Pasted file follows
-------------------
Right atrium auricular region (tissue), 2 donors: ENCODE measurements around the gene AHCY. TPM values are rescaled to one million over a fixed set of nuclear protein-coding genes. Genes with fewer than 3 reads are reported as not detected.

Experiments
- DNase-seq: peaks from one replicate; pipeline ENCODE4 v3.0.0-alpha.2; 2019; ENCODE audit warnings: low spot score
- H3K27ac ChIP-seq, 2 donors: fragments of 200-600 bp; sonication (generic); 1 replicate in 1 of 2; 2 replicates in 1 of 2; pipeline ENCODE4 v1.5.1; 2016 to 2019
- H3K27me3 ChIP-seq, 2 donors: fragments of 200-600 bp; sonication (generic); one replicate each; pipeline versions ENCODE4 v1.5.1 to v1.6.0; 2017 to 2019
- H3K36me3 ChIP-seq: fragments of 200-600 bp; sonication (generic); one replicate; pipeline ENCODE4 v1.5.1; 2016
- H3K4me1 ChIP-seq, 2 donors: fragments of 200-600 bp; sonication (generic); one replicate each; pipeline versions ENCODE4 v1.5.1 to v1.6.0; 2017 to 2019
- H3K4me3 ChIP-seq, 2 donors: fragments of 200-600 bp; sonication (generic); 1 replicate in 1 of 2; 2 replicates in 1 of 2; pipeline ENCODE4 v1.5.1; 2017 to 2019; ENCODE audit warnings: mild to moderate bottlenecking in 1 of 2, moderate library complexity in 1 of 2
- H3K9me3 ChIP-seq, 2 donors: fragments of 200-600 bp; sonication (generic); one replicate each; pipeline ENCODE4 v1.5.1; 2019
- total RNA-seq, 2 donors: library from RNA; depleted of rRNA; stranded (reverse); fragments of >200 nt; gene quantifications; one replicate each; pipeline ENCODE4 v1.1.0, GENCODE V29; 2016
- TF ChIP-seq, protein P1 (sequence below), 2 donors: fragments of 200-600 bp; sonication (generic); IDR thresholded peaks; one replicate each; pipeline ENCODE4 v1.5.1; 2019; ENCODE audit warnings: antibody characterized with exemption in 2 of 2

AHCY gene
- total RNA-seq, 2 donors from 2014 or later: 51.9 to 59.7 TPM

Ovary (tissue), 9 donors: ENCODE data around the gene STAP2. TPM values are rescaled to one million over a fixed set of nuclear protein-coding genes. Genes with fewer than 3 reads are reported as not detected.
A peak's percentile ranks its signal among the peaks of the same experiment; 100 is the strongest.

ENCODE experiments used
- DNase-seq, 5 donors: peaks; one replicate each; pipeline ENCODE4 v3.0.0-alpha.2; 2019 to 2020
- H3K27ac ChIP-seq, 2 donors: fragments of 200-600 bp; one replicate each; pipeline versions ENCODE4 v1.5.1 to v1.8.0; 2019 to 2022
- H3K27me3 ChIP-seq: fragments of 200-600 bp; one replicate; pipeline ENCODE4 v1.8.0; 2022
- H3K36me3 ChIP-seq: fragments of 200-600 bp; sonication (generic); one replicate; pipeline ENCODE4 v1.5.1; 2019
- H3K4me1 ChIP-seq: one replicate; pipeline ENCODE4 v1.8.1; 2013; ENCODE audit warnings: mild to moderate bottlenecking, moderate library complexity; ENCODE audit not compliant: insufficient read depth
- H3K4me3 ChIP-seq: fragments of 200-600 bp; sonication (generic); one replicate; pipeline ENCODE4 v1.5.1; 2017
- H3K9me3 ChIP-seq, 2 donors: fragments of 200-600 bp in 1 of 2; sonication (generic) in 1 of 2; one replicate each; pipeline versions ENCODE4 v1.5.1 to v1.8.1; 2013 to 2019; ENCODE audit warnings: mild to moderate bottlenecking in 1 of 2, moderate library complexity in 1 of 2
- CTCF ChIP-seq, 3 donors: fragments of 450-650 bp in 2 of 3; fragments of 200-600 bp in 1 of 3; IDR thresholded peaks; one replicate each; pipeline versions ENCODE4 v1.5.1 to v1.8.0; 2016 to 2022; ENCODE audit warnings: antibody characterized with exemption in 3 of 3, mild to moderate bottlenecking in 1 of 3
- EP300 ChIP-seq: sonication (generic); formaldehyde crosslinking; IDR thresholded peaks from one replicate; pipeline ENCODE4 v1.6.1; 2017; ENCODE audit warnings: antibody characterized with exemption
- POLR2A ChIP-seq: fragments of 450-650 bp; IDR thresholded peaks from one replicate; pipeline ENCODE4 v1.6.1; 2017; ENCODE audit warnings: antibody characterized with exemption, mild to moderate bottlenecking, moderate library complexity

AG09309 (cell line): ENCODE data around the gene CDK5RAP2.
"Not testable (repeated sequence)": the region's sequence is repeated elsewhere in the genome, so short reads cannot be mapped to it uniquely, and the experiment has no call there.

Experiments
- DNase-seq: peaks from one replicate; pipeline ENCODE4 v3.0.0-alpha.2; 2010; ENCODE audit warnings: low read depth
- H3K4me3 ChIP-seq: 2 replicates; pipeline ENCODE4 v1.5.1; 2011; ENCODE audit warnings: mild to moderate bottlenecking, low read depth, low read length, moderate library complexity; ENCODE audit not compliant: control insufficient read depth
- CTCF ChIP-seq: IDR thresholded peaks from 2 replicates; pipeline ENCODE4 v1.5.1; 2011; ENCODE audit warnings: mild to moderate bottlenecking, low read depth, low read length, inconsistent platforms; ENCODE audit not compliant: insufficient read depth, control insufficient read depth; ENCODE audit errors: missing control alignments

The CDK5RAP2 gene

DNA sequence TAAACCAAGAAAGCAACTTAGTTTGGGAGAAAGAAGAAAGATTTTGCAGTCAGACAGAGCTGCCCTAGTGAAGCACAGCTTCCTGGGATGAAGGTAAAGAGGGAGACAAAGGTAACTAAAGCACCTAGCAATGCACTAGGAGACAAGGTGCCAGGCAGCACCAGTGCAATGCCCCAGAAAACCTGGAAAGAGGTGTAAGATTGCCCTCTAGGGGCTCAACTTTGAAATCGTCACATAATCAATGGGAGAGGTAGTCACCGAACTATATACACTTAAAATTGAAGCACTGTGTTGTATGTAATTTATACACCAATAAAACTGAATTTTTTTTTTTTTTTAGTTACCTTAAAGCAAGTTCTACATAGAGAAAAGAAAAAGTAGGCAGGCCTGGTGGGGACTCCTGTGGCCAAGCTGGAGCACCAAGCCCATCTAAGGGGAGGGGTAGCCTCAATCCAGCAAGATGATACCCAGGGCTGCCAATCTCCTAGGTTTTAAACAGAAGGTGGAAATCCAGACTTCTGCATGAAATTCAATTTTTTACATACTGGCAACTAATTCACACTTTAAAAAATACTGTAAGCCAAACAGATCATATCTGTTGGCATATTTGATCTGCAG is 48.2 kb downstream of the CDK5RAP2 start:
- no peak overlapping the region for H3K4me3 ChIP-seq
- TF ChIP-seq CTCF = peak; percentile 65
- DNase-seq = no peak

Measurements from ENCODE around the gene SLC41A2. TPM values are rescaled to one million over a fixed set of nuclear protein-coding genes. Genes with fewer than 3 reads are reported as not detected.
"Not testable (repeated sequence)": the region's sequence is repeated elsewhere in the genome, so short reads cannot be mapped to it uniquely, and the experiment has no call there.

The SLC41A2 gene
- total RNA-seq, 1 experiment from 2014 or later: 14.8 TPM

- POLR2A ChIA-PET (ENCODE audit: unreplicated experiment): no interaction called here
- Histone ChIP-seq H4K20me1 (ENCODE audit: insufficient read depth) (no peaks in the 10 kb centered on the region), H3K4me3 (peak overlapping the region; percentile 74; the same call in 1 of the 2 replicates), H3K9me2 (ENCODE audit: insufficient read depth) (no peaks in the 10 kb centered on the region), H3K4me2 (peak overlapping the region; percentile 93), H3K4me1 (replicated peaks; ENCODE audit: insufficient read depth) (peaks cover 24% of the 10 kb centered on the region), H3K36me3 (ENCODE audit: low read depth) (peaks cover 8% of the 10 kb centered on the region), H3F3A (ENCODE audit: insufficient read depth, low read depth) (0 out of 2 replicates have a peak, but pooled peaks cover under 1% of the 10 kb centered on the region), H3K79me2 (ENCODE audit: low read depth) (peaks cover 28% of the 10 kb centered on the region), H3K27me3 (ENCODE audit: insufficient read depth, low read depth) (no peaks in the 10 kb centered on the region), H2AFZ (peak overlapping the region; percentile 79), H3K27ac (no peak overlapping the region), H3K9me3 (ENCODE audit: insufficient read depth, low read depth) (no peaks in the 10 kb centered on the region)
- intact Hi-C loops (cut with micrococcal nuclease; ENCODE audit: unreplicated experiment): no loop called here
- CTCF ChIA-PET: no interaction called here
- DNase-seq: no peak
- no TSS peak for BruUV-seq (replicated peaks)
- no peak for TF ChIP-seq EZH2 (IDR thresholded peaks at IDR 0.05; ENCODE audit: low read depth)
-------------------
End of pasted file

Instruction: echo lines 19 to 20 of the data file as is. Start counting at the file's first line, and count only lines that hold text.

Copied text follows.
- H3K27me3 ChIP-seq: fragments of 200-600 bp; one replicate; pipeline ENCODE4 v1.8.0; 2022
- H3K36me3 ChIP-seq: fragments of 200-600 bp; sonication (generic); one replicate; pipeline ENCODE4 v1.5.1; 2019